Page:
A while back I took one of my horses, Folly, to do a spot of dressage. It's something I've always liked the idea of and I thought, why not give it a go along side showjumping? So off we went.
This was where I ran into a rather large problem realizing that my horse wasn't going to play ball and suppleness through the paces was not going to be achieved. To address this, here are a few bits we've been working on recently.
Firstly, Folly gets very bored very easily so schooling in particular has to be kept exciting and interesting. Here are some of the ways I do that while still working on getting her to engage and become supple through her back.
Now there is nothing I love more than transitions. They really do keep the horse guessing. Personally, I always warm up for a good 20 minutes prior to getting the horse to start working properly as I feel it gives them the best chance at protecting their muscles but transitions on a loose rein never hurt anyone. Get your horse's attention and start with transitions between paces and within the pace itself. This will help the horse engage their hind end, too.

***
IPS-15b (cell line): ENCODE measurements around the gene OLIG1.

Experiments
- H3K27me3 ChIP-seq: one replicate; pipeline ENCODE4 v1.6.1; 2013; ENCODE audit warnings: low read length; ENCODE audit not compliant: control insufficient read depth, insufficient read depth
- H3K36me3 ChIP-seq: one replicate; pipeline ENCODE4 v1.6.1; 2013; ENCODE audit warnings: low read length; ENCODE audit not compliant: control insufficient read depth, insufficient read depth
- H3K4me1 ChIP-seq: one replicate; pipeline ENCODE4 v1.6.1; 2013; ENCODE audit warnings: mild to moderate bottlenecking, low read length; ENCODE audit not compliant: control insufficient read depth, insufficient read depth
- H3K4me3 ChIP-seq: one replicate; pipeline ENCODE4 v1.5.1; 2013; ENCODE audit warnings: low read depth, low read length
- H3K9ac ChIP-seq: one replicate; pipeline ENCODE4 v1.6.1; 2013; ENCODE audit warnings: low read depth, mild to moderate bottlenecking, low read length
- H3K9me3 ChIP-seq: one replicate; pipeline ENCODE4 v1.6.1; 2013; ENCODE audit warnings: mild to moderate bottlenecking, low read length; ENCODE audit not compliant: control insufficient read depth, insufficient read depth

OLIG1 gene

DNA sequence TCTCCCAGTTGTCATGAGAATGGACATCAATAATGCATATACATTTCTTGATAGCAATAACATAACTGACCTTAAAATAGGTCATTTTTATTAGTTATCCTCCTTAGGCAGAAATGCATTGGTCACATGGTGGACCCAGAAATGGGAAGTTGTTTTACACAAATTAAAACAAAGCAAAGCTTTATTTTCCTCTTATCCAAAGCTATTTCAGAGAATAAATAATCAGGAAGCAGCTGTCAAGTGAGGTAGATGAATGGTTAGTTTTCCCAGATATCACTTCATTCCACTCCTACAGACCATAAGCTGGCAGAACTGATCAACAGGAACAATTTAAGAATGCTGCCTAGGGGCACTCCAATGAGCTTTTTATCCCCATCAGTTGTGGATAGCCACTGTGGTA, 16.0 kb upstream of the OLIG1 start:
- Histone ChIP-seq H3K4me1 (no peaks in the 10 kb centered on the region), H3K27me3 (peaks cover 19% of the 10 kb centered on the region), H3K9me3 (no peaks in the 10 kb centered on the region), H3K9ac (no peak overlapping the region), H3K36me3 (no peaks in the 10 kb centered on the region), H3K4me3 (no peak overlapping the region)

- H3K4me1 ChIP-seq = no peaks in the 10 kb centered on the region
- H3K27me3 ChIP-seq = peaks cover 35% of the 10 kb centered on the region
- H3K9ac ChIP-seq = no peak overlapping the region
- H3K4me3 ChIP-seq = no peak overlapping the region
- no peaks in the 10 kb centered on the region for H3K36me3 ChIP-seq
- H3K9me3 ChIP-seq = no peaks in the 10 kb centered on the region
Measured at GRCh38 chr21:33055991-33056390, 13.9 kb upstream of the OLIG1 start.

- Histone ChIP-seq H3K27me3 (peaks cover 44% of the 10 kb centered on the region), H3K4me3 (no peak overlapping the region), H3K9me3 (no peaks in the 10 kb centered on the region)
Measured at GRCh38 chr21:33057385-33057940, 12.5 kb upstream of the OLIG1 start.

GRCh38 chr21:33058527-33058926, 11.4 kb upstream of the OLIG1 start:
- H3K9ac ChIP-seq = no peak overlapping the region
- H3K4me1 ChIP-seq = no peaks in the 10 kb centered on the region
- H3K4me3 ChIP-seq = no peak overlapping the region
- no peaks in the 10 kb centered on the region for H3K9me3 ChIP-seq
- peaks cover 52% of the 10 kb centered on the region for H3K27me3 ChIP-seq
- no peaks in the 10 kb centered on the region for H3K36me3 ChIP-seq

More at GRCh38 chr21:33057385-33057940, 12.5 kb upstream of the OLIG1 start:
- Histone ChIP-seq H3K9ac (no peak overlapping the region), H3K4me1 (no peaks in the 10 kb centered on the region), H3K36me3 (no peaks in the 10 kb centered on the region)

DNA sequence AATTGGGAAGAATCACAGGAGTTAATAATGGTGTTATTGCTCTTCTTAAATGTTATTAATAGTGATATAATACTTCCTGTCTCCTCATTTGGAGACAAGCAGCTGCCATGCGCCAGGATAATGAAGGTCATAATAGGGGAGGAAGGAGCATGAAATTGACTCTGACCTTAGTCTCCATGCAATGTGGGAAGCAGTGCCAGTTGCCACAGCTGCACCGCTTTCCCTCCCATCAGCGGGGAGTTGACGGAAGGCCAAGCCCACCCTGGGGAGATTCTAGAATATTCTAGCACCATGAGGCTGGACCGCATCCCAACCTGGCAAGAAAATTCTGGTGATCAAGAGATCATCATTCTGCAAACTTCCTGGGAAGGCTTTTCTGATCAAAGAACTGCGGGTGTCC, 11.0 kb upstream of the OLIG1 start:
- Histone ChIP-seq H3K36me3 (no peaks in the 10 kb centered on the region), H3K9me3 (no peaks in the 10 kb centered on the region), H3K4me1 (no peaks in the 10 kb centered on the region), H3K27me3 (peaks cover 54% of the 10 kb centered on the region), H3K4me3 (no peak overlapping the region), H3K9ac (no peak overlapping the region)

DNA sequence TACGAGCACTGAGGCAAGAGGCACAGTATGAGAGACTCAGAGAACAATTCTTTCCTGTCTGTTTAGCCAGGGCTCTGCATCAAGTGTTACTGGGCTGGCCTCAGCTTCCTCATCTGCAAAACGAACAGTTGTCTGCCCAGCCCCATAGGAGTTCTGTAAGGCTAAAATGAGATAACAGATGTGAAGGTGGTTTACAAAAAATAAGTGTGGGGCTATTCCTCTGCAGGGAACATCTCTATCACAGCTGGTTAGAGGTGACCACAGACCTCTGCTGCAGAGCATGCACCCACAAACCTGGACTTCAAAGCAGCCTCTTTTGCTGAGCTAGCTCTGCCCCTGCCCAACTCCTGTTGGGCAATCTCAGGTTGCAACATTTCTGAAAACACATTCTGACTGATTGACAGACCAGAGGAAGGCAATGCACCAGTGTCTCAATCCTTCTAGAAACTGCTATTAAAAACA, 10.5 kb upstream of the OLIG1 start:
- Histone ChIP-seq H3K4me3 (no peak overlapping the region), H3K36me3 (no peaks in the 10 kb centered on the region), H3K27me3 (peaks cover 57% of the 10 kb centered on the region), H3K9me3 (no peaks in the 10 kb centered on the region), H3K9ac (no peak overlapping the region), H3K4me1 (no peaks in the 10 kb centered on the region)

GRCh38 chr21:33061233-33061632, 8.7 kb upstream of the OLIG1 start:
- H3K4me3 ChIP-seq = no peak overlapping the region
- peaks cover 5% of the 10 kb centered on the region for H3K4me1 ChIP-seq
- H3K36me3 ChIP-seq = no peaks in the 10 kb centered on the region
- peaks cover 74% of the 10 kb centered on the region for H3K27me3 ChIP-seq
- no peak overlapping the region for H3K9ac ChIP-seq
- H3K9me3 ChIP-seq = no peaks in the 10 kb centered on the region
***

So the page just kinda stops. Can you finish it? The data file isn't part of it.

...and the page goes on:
Next, we all do our 20 meter circles but how about do some 20 meters and spiraling down into 10 meters and then back out to 20 meters, which can be done in all paces. I also find serpentines are fabulous for getting the horse softened and working from behind. Try transitions within your serpentine can help to make sure your horse is listening and that he is concentrating.
Another great one to do is circles around x's when changing rein on a long diagonal. I've often found that horses try to start powering through on the diagonals and this can be where we begin to lose out our straight lines. By adding a circle, we're asking them to listen and get their hocks back under them before continuing to change rein.
I've found poles to be really helpful to keep horses interested. These can be anything from your average trot poles to circle cavalletti.
I plan to do an entire blog post on pole work so stay tuned for that! I'll share some ideas on how to set them out and outline different ways of approaching pole work.
Photo courtesy of Flickr creative commons.
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